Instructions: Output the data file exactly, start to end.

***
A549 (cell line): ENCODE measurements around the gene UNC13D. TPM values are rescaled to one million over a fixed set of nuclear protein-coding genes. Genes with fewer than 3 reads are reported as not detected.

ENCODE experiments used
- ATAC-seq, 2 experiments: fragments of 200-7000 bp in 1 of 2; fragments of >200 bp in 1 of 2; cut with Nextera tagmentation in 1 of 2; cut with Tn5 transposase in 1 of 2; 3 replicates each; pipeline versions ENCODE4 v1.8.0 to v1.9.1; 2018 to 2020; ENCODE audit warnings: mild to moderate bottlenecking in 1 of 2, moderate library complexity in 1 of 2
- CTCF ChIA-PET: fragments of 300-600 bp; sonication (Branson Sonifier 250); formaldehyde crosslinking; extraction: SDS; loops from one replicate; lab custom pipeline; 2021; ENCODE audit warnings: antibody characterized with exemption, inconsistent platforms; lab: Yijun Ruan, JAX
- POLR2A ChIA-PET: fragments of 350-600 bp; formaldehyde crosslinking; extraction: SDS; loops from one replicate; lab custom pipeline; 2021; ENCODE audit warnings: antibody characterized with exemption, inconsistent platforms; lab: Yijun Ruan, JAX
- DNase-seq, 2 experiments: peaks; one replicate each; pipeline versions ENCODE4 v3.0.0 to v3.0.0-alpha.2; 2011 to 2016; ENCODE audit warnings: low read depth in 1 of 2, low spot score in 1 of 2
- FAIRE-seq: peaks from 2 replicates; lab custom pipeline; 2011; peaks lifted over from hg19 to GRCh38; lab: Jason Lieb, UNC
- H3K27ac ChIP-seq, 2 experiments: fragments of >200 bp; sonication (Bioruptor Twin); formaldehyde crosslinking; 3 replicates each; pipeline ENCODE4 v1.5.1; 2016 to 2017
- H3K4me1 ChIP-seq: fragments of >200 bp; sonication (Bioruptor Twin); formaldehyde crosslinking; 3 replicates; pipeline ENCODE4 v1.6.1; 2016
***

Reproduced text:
A549 (cell line): ENCODE measurements around the gene UNC13D. TPM values are rescaled to one million over a fixed set of nuclear protein-coding genes. Genes with fewer than 3 reads are reported as not detected.

ENCODE experiments used
- ATAC-seq, 2 experiments: fragments of 200-7000 bp in 1 of 2; fragments of >200 bp in 1 of 2; cut with Nextera tagmentation in 1 of 2; cut with Tn5 transposase in 1 of 2; 3 replicates each; pipeline versions ENCODE4 v1.8.0 to v1.9.1; 2018 to 2020; ENCODE audit warnings: mild to moderate bottlenecking in 1 of 2, moderate library complexity in 1 of 2
- CTCF ChIA-PET: fragments of 300-600 bp; sonication (Branson Sonifier 250); formaldehyde crosslinking; extraction: SDS; loops from one replicate; lab custom pipeline; 2021; ENCODE audit warnings: antibody characterized with exemption, inconsistent platforms; lab: Yijun Ruan, JAX
- POLR2A ChIA-PET: fragments of 350-600 bp; formaldehyde crosslinking; extraction: SDS; loops from one replicate; lab custom pipeline; 2021; ENCODE audit warnings: antibody characterized with exemption, inconsistent platforms; lab: Yijun Ruan, JAX
- DNase-seq, 2 experiments: peaks; one replicate each; pipeline versions ENCODE4 v3.0.0 to v3.0.0-alpha.2; 2011 to 2016; ENCODE audit warnings: low read depth in 1 of 2, low spot score in 1 of 2
- FAIRE-seq: peaks from 2 replicates; lab custom pipeline; 2011; peaks lifted over from hg19 to GRCh38; lab: Jason Lieb, UNC
- H3K27ac ChIP-seq, 2 experiments: fragments of >200 bp; sonication (Bioruptor Twin); formaldehyde crosslinking; 3 replicates each; pipeline ENCODE4 v1.5.1; 2016 to 2017
- H3K4me1 ChIP-seq: fragments of >200 bp; sonication (Bioruptor Twin); formaldehyde crosslinking; 3 replicates; pipeline ENCODE4 v1.6.1; 2016